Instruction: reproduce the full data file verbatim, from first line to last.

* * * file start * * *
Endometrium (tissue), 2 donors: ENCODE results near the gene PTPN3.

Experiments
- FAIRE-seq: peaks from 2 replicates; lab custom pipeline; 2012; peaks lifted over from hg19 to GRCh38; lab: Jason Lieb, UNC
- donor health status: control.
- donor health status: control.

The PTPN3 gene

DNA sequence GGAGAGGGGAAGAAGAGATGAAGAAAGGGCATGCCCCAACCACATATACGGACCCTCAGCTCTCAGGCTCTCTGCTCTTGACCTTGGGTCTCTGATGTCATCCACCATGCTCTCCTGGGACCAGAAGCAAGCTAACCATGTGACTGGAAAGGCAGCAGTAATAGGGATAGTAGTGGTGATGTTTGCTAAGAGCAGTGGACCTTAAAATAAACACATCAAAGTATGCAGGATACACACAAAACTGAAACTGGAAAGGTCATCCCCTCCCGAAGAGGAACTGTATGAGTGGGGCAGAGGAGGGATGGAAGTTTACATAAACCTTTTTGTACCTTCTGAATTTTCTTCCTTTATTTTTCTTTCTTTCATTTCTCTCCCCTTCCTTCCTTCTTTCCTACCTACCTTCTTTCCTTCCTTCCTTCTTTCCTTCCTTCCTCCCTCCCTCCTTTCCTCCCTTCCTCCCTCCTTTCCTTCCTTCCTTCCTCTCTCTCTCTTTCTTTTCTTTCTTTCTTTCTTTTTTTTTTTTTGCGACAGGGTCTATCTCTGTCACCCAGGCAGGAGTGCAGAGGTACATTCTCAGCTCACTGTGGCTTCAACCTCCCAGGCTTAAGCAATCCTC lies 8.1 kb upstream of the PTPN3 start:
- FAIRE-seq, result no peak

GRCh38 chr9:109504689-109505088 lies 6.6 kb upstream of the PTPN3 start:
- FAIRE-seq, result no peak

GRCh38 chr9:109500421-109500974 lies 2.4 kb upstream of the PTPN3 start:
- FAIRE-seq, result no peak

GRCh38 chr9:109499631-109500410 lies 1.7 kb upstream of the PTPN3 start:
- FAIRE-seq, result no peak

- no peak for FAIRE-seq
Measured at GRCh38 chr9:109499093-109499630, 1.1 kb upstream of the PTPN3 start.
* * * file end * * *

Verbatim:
Endometrium (tissue), 2 donors: ENCODE results near the gene PTPN3.

Experiments
- FAIRE-seq: peaks from 2 replicates; lab custom pipeline; 2012; peaks lifted over from hg19 to GRCh38; lab: Jason Lieb, UNC
- donor health status: control.
- donor health status: control.

The PTPN3 gene

DNA sequence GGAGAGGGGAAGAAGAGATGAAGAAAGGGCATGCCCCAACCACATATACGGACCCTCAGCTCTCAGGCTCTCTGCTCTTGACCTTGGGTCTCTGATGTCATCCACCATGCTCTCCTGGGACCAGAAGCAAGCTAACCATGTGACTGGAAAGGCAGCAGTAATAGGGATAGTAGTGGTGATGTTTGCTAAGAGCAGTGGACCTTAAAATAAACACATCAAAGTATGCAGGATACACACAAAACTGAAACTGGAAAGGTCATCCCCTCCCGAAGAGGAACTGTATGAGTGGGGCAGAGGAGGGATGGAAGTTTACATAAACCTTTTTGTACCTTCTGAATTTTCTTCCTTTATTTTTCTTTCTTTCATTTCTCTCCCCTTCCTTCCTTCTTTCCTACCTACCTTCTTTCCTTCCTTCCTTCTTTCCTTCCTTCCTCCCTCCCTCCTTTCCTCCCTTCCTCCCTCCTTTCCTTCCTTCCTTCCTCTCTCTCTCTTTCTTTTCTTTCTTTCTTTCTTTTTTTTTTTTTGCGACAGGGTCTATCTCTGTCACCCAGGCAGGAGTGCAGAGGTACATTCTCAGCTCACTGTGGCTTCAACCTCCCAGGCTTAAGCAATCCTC lies 8.1 kb upstream of the PTPN3 start:
- FAIRE-seq, result no peak

GRCh38 chr9:109504689-109505088 lies 6.6 kb upstream of the PTPN3 start:
- FAIRE-seq, result no peak

GRCh38 chr9:109500421-109500974 lies 2.4 kb upstream of the PTPN3 start:
- FAIRE-seq, result no peak

GRCh38 chr9:109499631-109500410 lies 1.7 kb upstream of the PTPN3 start:
- FAIRE-seq, result no peak

- no peak for FAIRE-seq
Measured at GRCh38 chr9:109499093-109499630, 1.1 kb upstream of the PTPN3 start.